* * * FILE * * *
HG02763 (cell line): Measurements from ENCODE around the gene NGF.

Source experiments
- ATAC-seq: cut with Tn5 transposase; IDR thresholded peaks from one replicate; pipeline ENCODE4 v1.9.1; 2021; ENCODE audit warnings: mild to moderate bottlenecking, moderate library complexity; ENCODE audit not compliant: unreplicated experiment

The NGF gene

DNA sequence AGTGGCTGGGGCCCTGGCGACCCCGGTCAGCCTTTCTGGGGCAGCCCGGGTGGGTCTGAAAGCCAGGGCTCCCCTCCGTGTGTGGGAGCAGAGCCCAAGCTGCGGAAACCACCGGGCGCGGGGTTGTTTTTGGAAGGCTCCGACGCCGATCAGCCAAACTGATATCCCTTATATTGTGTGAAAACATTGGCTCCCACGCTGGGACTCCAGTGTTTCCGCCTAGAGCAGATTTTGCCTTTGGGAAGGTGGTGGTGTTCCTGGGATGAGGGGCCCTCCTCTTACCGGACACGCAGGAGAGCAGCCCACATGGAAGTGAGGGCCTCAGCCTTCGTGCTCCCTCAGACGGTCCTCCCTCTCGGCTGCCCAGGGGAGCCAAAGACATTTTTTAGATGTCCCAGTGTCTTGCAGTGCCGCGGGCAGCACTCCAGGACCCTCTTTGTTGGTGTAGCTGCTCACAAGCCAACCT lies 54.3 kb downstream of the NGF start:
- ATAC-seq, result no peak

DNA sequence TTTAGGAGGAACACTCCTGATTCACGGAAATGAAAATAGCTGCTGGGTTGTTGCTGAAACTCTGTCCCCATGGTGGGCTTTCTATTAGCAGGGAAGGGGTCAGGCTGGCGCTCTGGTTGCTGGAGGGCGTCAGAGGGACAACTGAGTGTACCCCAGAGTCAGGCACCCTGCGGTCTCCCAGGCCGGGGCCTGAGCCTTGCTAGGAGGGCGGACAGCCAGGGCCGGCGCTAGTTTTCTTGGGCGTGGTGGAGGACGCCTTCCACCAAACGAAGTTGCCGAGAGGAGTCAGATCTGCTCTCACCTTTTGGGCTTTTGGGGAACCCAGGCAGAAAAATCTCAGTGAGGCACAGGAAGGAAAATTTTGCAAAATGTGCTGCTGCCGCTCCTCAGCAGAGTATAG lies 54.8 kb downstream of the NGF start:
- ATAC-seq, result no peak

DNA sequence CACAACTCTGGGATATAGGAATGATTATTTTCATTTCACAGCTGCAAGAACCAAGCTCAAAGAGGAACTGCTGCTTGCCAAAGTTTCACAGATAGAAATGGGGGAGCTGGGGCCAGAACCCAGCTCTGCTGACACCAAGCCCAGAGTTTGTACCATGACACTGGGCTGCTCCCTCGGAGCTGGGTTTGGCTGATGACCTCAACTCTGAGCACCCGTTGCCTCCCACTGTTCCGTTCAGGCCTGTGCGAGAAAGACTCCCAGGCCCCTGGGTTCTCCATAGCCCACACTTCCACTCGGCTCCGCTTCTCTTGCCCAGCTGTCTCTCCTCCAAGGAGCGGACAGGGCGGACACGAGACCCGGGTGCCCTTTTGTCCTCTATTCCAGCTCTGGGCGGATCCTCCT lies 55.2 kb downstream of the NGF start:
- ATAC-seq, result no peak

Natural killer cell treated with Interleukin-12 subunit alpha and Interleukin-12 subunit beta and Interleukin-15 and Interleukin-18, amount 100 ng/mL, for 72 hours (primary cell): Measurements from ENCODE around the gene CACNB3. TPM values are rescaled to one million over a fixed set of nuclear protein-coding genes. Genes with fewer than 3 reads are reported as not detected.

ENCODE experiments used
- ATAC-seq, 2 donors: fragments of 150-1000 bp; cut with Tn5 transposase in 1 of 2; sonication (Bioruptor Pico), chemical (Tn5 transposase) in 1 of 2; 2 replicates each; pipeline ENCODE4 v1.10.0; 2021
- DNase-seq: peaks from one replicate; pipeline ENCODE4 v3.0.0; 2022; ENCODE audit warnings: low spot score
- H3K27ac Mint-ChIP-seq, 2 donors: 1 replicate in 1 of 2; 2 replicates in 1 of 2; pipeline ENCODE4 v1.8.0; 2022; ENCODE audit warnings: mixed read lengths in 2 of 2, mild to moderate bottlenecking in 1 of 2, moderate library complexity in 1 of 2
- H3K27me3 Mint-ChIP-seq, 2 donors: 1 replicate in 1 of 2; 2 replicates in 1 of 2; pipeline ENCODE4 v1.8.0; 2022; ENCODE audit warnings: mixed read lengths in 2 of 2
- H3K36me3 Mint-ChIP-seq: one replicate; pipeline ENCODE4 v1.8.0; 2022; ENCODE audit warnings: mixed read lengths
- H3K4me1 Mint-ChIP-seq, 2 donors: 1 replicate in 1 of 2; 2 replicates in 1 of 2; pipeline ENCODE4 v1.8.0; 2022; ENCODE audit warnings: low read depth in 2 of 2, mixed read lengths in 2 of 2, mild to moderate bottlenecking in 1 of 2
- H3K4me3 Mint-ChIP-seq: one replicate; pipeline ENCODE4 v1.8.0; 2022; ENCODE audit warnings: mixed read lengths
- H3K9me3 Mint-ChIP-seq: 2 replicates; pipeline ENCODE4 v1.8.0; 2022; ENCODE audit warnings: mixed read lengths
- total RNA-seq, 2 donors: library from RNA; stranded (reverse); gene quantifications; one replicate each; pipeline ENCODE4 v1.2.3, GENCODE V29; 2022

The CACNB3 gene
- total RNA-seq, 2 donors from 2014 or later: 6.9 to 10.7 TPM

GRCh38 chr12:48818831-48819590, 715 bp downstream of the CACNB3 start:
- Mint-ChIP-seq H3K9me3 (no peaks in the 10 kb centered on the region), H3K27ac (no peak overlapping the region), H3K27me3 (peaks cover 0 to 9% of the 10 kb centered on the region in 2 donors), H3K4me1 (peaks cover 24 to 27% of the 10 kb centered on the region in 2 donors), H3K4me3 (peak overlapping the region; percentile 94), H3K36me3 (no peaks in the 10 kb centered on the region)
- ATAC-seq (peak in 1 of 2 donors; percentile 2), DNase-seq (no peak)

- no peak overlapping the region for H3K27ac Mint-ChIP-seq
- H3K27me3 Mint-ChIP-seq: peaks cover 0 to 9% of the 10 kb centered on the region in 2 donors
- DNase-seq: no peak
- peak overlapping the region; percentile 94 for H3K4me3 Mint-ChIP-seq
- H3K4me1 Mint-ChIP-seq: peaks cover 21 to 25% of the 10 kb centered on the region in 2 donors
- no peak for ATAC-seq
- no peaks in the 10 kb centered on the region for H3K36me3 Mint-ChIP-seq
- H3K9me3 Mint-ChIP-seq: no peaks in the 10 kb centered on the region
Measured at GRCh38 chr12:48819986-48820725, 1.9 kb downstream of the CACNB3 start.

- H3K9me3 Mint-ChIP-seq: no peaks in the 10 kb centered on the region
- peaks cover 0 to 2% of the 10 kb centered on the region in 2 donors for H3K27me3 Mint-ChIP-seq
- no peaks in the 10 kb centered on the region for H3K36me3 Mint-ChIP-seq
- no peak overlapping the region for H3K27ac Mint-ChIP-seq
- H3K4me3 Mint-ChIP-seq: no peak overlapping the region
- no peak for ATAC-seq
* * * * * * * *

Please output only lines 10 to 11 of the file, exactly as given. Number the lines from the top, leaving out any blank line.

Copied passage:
- ATAC-seq, result no peak

Natural killer cell treated with Interleukin-12 subunit alpha and Interleukin-12 subunit beta and Interleukin-15 and Interleukin-18, amount 100 ng/mL, for 72 hours (primary cell): Measurements from ENCODE around the gene CACNB3. TPM values are rescaled to one million over a fixed set of nuclear protein-coding genes. Genes with fewer than 3 reads are reported as not detected.